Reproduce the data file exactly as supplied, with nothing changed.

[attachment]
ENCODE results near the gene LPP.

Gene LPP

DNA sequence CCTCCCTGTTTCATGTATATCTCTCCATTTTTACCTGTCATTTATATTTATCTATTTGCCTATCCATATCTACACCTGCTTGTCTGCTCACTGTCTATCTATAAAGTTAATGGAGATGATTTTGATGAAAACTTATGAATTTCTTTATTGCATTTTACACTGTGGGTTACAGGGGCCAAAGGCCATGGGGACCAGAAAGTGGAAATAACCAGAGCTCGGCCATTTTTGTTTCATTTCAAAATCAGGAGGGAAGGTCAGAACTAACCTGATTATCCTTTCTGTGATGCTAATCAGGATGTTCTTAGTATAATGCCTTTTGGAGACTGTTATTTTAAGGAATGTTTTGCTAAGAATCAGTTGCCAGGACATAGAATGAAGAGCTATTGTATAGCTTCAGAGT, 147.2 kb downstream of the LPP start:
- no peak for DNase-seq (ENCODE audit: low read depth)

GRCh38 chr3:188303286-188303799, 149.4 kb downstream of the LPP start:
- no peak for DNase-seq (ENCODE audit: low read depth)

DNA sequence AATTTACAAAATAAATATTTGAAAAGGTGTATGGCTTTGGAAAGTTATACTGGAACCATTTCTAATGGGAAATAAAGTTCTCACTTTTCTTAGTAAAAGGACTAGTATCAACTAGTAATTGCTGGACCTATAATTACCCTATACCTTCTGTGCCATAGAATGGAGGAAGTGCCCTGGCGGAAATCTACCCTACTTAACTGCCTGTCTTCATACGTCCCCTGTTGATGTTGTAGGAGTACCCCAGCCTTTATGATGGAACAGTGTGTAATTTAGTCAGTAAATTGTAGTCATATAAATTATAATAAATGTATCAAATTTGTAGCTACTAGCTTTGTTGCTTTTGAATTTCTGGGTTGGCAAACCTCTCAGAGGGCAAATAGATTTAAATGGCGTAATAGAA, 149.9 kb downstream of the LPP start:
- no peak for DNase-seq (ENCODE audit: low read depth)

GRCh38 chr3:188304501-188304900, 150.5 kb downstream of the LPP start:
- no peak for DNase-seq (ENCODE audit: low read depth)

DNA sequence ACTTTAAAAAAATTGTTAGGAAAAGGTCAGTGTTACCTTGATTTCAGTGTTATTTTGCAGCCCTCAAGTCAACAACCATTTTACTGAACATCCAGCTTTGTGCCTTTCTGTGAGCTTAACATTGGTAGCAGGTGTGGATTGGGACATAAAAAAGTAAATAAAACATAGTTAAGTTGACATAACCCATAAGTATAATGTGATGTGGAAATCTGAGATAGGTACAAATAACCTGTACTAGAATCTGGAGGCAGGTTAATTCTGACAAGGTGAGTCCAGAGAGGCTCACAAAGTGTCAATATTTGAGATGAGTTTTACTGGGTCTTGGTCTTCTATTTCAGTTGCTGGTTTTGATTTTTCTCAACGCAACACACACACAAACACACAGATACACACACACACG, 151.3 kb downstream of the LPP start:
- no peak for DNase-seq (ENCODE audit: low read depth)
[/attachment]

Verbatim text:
ENCODE results near the gene LPP.

Gene LPP

DNA sequence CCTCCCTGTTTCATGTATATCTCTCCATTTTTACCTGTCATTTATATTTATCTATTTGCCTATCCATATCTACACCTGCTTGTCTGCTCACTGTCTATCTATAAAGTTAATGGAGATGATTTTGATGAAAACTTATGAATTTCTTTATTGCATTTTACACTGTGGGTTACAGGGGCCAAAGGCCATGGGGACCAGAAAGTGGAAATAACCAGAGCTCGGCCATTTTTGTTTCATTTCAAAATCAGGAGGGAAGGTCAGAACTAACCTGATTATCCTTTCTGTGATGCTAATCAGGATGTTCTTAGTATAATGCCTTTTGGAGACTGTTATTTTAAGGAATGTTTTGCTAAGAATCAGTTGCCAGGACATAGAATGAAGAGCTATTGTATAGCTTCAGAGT, 147.2 kb downstream of the LPP start:
- no peak for DNase-seq (ENCODE audit: low read depth)

GRCh38 chr3:188303286-188303799, 149.4 kb downstream of the LPP start:
- no peak for DNase-seq (ENCODE audit: low read depth)

DNA sequence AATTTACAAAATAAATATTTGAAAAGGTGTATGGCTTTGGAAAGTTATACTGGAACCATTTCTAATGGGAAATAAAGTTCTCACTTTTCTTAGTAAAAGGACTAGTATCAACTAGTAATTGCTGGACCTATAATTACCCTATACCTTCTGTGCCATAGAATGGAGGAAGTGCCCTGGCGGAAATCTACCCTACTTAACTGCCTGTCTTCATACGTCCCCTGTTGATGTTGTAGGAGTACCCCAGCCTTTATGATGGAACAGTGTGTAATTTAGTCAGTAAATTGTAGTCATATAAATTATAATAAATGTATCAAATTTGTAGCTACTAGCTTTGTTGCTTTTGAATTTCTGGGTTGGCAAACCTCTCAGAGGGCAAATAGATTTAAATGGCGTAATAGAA, 149.9 kb downstream of the LPP start:
- no peak for DNase-seq (ENCODE audit: low read depth)

GRCh38 chr3:188304501-188304900, 150.5 kb downstream of the LPP start:
- no peak for DNase-seq (ENCODE audit: low read depth)

DNA sequence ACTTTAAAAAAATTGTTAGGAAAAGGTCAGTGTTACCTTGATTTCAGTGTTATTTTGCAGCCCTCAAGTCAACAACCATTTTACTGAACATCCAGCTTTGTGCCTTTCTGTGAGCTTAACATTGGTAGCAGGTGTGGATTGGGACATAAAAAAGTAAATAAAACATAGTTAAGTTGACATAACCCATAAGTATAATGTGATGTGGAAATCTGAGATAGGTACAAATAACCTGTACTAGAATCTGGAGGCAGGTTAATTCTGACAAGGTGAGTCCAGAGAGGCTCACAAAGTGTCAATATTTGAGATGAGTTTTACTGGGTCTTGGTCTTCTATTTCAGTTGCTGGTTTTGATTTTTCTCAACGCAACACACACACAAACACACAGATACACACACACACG, 151.3 kb downstream of the LPP start:
- no peak for DNase-seq (ENCODE audit: low read depth)